By Alex Bridges
A transportation law signed this week by Gov. Bob McDonnell puts an extra $4 billion into road and bridge projects across the commonwealth over the next six years.
The district that covers the Northern Shenandoah Valley can expect a boost in state funding for roads and bridges, though that amount represents a small portion of the total. The lion's share of the funding goes toward projects in Hampton Roads and other districts.
The Virginia Department of Transportation plans to receive extra money for the replacement of the U.S. 340 bridge over the South Fork of the Shenandoah River in Warren County, spokeswoman Sandy Myers said Wednesday. VDOT estimates the project's cost at $82.3 million. The extra $52 million received through the new legislation means VDOT can move forward with advertising for bids for the project and then begin construction, Myers said.
The state doesn't have the funds yet, but officials have estimated how much money Virginia should receive through the various sources and under the new legislation, according to transportation officials.
A press release issued by the governor's office Wednesday shows an increase in funding of the annual six-year transportation plan to $15.4 billion. VDOT can expect to receive $11.1 billion -- an increase of $2.1 billion with the new funding -- for highways and bridge projects, according to the release. Rail and public transportation funding would increase by $600 million to $3 billion. The legislation also brings in $1.3 billion in new money specifically for projects in Hampton Roads.
VDOT expects to receive additional funding to study the Interstate 81 interchange at Winchester exit 313. VDOT now has $9 million allocated for the study and to possibly develop plans. Myers noted that the project is still in its early stages.
The agency plans initially to focus on maintaining the transportation infrastructure and performing rehabilitation where needed, Myers explained. The first year or two of the plan calls for such efforts.
"So we have a lot of pavement and bridges that need attention," Myers said.
One such pavement project covers a stretch of Interstate 81 in Shenandoah County. The plan calls for VDOT to rehabilitate the paving on the northbound side between milemarker 264 and 274, Myers said. Rehabilitation will involve the removal and replacement of pavement approximately 4 inches deep as well as reinforcement of the support material under the road.
VDOT expects to advertise for bids for the highway project this summer, Myers said.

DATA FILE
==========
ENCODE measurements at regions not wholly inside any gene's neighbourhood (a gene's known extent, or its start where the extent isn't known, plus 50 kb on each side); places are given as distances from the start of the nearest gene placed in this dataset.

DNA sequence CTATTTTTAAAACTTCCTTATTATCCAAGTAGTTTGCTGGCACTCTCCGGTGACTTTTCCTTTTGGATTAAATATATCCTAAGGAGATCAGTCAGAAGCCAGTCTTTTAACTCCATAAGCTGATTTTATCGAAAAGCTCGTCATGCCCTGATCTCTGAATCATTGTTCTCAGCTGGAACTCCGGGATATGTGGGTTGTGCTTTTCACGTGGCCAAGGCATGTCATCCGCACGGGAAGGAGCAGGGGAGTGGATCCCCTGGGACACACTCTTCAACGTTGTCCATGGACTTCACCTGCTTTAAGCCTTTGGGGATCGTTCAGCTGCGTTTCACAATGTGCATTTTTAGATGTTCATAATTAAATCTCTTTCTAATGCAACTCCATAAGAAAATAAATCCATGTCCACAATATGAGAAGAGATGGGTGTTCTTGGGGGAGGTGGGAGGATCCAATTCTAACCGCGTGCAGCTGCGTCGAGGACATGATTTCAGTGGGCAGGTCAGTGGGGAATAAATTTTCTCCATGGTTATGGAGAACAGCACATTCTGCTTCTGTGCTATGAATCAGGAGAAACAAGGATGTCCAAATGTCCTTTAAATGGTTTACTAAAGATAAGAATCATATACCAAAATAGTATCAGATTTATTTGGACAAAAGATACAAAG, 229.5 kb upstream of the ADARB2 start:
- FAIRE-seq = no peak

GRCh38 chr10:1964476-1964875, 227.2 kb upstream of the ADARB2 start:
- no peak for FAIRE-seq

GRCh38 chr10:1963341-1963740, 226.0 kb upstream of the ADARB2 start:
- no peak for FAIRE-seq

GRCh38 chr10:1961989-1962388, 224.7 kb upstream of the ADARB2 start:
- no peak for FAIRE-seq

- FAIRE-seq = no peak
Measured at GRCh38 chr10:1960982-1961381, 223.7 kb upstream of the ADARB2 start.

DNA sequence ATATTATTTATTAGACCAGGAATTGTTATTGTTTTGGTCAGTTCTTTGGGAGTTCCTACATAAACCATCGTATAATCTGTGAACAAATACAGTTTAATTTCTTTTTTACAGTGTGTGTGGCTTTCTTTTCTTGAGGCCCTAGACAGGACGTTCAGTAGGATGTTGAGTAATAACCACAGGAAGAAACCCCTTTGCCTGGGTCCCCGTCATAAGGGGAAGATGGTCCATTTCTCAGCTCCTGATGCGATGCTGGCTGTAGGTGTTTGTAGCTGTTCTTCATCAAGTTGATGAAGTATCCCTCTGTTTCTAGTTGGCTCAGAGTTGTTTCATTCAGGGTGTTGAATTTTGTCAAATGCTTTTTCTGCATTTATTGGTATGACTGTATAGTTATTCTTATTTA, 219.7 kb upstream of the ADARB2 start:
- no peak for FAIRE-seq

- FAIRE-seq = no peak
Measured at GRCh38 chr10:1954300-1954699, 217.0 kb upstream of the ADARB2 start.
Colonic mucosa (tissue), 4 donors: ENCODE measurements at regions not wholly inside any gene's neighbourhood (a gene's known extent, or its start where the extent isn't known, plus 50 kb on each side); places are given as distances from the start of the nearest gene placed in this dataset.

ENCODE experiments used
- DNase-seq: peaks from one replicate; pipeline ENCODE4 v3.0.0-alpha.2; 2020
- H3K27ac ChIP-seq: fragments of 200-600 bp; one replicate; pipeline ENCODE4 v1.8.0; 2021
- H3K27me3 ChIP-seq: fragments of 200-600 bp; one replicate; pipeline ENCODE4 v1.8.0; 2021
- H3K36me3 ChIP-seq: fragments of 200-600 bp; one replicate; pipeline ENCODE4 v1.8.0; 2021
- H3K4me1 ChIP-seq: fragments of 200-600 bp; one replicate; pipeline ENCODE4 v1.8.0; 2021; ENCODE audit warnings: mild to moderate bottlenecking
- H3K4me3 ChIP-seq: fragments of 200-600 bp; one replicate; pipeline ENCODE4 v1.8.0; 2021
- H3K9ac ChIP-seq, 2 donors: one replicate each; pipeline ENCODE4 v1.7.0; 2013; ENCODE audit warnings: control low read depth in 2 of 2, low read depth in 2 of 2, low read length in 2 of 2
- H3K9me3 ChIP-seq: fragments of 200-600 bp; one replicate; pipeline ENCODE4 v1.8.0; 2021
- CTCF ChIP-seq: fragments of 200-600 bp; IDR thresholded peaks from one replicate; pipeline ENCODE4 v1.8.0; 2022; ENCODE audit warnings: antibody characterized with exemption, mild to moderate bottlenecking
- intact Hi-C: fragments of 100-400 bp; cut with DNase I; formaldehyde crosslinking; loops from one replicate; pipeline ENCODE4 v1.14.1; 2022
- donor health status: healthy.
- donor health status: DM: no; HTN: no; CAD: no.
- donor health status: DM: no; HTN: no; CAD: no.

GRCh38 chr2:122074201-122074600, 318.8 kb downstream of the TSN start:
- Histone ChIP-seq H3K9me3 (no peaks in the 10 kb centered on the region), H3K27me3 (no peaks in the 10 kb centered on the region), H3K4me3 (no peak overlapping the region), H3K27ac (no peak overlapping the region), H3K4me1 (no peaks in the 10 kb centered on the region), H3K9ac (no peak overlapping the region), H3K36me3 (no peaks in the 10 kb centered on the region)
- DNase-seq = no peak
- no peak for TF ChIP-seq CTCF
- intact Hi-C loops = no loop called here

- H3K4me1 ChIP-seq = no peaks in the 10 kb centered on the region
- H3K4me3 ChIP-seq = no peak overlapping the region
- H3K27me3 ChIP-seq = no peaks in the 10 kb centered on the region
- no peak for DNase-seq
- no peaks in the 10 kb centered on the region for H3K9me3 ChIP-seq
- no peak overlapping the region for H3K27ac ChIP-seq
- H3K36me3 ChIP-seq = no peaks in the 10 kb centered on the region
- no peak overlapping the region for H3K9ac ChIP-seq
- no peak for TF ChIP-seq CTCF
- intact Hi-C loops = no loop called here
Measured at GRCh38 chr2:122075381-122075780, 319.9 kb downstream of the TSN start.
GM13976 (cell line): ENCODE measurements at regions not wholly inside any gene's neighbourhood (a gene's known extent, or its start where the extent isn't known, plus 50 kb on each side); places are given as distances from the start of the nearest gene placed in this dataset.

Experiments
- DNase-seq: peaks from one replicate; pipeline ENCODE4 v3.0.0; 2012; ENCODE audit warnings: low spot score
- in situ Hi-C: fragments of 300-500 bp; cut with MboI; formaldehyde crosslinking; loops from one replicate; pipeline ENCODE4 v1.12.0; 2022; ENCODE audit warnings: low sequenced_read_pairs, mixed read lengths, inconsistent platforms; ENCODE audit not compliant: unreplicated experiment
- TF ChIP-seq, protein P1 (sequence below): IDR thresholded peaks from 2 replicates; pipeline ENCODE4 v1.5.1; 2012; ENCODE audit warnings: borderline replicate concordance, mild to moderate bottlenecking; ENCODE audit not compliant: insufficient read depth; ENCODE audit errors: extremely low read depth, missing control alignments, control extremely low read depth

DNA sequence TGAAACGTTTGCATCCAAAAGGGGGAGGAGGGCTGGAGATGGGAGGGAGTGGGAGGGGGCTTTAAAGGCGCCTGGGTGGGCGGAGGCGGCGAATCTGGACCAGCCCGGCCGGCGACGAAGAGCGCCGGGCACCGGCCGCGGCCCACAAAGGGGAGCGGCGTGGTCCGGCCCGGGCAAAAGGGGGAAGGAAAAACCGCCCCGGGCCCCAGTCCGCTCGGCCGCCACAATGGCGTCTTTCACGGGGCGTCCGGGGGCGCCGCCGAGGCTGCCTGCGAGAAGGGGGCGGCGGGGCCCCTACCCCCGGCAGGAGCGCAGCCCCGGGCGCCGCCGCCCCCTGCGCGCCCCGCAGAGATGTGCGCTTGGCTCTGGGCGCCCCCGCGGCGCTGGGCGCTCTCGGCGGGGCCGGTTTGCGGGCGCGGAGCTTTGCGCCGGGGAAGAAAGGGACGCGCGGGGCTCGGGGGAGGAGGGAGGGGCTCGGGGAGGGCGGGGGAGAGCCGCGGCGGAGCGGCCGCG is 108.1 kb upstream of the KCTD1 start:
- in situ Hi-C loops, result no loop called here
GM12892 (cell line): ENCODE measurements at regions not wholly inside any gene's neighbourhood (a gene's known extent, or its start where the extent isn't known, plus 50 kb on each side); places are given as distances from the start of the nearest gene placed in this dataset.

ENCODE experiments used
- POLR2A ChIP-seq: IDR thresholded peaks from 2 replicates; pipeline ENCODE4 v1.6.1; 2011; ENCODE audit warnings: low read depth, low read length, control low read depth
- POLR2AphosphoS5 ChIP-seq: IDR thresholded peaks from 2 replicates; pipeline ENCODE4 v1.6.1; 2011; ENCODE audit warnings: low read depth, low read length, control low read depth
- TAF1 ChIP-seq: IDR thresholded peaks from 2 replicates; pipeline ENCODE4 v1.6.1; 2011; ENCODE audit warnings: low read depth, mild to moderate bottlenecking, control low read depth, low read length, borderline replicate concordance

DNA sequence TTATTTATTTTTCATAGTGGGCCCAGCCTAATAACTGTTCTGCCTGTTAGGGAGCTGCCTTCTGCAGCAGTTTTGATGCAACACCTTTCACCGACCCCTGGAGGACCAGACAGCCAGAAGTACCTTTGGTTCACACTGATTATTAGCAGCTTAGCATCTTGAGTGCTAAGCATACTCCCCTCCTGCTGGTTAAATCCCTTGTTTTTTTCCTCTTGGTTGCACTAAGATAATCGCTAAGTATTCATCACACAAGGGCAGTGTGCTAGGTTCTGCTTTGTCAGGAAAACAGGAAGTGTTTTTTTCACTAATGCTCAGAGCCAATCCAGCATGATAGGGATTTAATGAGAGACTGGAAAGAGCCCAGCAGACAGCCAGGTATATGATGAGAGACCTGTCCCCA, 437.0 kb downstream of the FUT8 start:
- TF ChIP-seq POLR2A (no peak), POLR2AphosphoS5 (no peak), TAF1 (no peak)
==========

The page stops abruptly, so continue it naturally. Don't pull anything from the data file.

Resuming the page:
VDOT spokeswoman Tamara Rollison said the transportation legislation brings $261.9 million of additional money into the six-year plan for the Staunton District. The $493.5 million now in the plan includes previously allocated money from state, federal and local sources.
The $261.9 million, spread out over the six years of the plan, represents approximately 12.4 percent of the $2.1 billion allocated to VDOT for improvements to highways and bridges.
But without the new transportation legislation, Rollison said the funding for the Staunton District likely would remain flat or fall below the amount allocated in the six-year plan.
Transportation officials also have noted that the legislation brings not only new money but "sustainable" funds for roads and other projects.
In the release, McDonnell stated that the transportation program sustains thousands of jobs and brings billions of dollars in revenue to Virginia's economy.
Secretary Sean T. Connaughton noted that the board put the new money into programs that aim to rehabilitate existing roads, ease congestion and expand intercity passenger rail service. VDOT officials say the extra money helps the agency accelerate efforts to repair or replace aging bridges.
Most of the region's representatives in the legislature opposed aspects of the transportation bill and voted against the bill as it moved through this year's abbreviated General Assembly session. Del. Beverly Sherwood, R-Winchester, supported the legislation.
Del. C. Todd Gilbert, R-Woodstock, voted against the legislation that he viewed as a tax increase.
"I opposed the transportation bill because I promised never to raise taxes on my constituents," Gilbert stated in an email Wednesday. "Furthermore, people should not be asked to pay more for a core government service when there are hundreds of millions of dollars in surplus revenue flowing into our state treasury."
Contact staff writer Alex Bridges at 540-465-5137 ext. 125, or email@example.com